Cities Prepare for Self-Driving Cars by Abandoning Public Transportation Priorities
There is absolutely no doubt that the adoption of driverless cars will change transportation. Automakers all over the world are racing against each other to be the first to make their fleets autonomous. The impending arrival of self-driving vehicles, even with an uncertain timeline, is making cities reconsider their investments in public transportation and it’s causing quite a ruckus.
The New York Times reports that across the country governments are rethinking their spending priorities. While many public transit systems are aging and need repair, officials hesitate to invest the large amounts of cash needed to fix what might be obsolete in a few years. For instance, New York City has its famed subway system that in recent years has become the star of frequent online videos showing waterfalls between the platform and the trains. While the government knows it is a serious problem for people that depend on public transit to navigate the busy city, there is a contingent of futurists that argue that the subway should be dismantled and paved over to become an underground highway instead.
On one hand, self-driving cars will make America’s current roadways more efficient. Cities with notoriously terrible traffic might see travel times fall significantly without human error behind the wheel. Companies are already planning for self-driving shuttles or buses that could join the lighter traffic and make subways and light rail obsolete. On the other hand, car brands might promise deadlines for self-driving technology but we have no idea how long it will be before it takes over American roads. There are so many hurdles, ranging from poor roadways that might not be able to fulfill the needs of autonomous cars’ sensors to retrofitting of existing vehicles, that stand between this country and full adoption. Experts like Beth Osborne, a senior policy adviser with the advocacy group Transportation for America, warn that current timelines are more than a bit unrealistic.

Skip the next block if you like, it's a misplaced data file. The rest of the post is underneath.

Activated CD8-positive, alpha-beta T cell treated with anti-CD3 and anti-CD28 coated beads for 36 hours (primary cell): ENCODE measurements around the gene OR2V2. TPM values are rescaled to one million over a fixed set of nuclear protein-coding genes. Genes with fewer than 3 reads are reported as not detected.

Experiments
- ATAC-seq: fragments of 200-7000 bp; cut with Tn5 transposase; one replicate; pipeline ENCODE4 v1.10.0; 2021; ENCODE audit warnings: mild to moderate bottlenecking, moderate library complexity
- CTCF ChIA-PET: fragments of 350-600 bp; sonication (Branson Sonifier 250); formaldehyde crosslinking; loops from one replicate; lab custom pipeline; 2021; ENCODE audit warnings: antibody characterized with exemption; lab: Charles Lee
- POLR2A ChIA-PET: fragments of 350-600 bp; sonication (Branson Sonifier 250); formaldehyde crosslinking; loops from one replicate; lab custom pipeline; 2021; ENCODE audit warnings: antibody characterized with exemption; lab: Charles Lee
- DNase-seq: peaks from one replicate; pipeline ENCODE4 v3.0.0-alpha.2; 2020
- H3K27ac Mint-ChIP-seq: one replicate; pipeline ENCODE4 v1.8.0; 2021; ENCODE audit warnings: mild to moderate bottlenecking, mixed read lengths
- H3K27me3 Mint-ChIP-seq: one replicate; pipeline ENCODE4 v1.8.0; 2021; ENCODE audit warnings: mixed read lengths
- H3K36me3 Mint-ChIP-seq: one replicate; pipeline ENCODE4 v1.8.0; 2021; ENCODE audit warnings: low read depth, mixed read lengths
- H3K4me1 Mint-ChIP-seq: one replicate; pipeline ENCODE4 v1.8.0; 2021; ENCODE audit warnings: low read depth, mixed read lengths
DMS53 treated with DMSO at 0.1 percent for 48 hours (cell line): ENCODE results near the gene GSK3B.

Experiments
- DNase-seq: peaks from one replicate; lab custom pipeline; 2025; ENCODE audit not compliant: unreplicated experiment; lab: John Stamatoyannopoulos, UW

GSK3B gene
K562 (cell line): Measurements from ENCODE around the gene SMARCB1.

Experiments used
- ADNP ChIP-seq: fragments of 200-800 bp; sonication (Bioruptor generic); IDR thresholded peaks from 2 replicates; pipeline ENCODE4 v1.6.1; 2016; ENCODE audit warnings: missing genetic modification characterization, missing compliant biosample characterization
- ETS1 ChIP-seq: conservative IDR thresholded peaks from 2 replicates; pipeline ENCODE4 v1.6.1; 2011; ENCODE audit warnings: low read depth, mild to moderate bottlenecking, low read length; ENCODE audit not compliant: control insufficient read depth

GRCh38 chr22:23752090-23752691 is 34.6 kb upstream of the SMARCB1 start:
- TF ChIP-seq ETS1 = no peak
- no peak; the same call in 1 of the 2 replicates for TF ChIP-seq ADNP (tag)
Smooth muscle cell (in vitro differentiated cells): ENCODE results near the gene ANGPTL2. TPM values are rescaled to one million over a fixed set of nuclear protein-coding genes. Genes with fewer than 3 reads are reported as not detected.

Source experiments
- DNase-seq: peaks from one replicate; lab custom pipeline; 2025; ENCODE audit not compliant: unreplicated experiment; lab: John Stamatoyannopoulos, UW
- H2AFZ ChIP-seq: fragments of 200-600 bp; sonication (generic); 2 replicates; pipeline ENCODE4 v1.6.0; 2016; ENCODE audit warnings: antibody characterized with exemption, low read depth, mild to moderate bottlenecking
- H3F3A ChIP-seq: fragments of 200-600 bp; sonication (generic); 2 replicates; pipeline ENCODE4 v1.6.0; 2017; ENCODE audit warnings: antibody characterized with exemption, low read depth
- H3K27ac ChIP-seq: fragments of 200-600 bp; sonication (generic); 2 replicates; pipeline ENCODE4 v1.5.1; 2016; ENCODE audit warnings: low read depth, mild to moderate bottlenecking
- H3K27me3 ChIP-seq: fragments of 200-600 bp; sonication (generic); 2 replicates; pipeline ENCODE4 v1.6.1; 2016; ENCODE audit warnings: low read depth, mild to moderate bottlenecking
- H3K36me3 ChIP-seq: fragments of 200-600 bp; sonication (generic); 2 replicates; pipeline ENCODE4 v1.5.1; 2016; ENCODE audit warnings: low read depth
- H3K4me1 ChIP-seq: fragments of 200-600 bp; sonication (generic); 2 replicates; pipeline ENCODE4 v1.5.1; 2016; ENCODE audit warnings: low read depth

While we agree that self-driving cars will change the way we think about cars, it doesn’t seem like quite the time to start abandoning public transit maintenance. The vehicles of the future might take a decade to get here, but we all need to get around town today.
News Source: The New York Times
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